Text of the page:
Diseases

ISG Syndrome

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The ISG Syndrome (Sacroiliac joint syndrome) describes a disease of the lower spine and pelvis. The sacroiliac joint connects the spine to the pelvis. Wear, mishaps or accidents can be the cause of an ISG syndrome and cause pain. Read more about signs and treatment of ISG syndrome here.

ICD codes for this disease: ICD codes are internationally valid medical diagnosis codes. They are found e.g. in medical reports or on incapacity certificates. M54ArtikelübersichtISG syndrome

  • description
  • symptoms
  • Causes and risk factors
  • Examinations and diagnosis
  • treatment
  • Disease course and prognosis

ISG syndrome: description

The sacroiliac joint (sacrum-iliac joint) connects the lower spine (Os sacrum) with the pelvis (Os ilium). It is only slightly mobile, is backed by a strong ligament and can not be actively moved. Physicians call such a joint as amphiarthrosis.

If the joint surfaces tilt, the ISG syndrome develops. Frequently, joint strain causes ISG syndrome, and it is more common during pregnancy, causing ISG pain.

Degenerative changes in the sacroiliac joint are common with increasing age, but usually do not cause pain.

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ISG syndrome: symptoms

Patients with ISG syndrome mainly have pain in the sacroiliac joint. The ISG pain usually occurs as an attack and when bending or turning the trunk on. Even when walking, after a long physical effort or prolonged sitting in a certain position, sufferers suffer from the typical symptoms.

In the process, the articular surfaces of the joint tilt, resulting in a so-called ISG blockage. The ISG blockage causes ISG pain on the affected side as well as pain that can radiate from the lower back to the buttocks, the back thigh along the knee. These radiating ISG pains are similar to discomfort that can occur with herniated discs. The doctor will take this into account when making his diagnosis.

Some patients report pain in the lower abdomen and groin caused by tension in the lumbar iliac muscle (iliopsoas muscle).

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ISG syndrome: causes and risk factors

ISG syndrome: bad stress and the activation of pain receptors

Tens or compressive loads on the ligamentous apparatus of the sacroiliac joint are often responsible for ISG syndrome. These arise, for example, by poor posture, heavy lifting or overweight. Inflammatory reactions triggered by this cause pain and transmit this information to the brain via the spinal cord via pain receptors (nociceptors). The pain receptors of the sacroiliac joint are particularly active in ISG syndrome.

In the ISG syndrome, the therapist will correct both the causes, such as abnormal stress, and reduce the activity of the nociceptors.

ISG syndrome: diseases as a trigger

In the case of ankylosing spondylitis, a chronic inflammatory disease of the spine and the pelvis, processes of remodeling occur on the spine and inflammatory processes occur. This can trigger an ISG syndrome and cause discomfort.

ISG syndrome in pregnancy

Due to the hormonal change in pregnancy, the ligaments relax and can trigger an ISG syndrome. Because the ligamentous apparatus loses stability and the sacroiliac joint less well withstands pressure, the back muscles take on a stabilizing function. This tenses the muscles and hurts.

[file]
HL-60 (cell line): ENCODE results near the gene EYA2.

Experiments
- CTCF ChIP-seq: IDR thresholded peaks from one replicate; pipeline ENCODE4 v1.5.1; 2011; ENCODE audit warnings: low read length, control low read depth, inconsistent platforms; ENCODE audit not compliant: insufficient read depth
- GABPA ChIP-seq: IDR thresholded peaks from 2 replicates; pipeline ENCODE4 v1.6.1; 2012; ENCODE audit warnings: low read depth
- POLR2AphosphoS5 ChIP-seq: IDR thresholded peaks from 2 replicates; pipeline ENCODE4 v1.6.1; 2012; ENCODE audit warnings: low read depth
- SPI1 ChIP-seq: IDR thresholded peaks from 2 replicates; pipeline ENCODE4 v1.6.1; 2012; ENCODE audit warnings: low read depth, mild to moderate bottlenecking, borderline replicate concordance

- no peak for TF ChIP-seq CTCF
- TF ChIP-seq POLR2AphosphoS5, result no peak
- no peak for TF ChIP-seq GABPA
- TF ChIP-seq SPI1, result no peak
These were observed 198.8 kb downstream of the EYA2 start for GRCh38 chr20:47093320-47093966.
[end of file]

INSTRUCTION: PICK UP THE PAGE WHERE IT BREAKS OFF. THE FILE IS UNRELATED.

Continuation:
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ISG syndrome: examinations and diagnosis

Anyone who has pain in the sacroiliac joint should consult a doctor. First, many patients can be treated by the family doctor, later they are usually referred to an orthopedic surgeon. For pain in the sacroiliac joint, your doctor will first ask you the following questions, among other things, to inform yourself about your medical history (anamnesis):

  • When did the pain first appear?
  • Where exactly is the pain?
  • Does the pain radiate, for example into the leg?
  • How does the pain feel? Like a burning or stinging for example?
  • Which pre-existing conditions do you suffer from?
  • Are hereditary diseases known in your family?
  • Did you fall?
  • Do you have fever?

ISG Syndrome: Physical Examination

Subsequently, your doctor will examine you physically. In doing so, he performs, among other things, the following examinations:

  • Knock Pain Test: Your doctor will grope and tap the spinous processes of the spine in turn. Pain can indicate a vertebral fracture. In ISG syndrome, the spine usually does not hurt. Pain is more likely to occur laterally to the spine on the lower back.
  • Leading phenomenon: They stand with their backs to the doctor, who puts his thumbs on the two sacroiliac joints. Then bend forward. In the event of ISG irritation, the thumb on the affected side is pulled into flexion earlier.
  • Mennell sign: They lie on their stomach and the doctor fixes the sacroiliac joint with one hand. With the other hand he raises your leg. If you feel pain in the joint, the Mennell sign is positive and indicates an ISG syndrome.
  • Quad (Patrick test): They are on their backs. Now bring the right hoe to the left knee and drop the bent right leg to the right side. If you look at your legs from above, they form the number four. Subsequently, the test is carried out on the opposite side. In pain or limited mobility, this indicates involvement of the hip or sacroiliac joint.

ISG syndrome: further diagnostics

Usually, no blood tests are necessary. For chronic low back pain, before the age of 45, the doctor may take you blood to have it checked for signs of ankylosing spondylitis in the laboratory.

In addition to an X-ray examination, computed tomography (CT) can detect possible vertebral fractures or dislocations.

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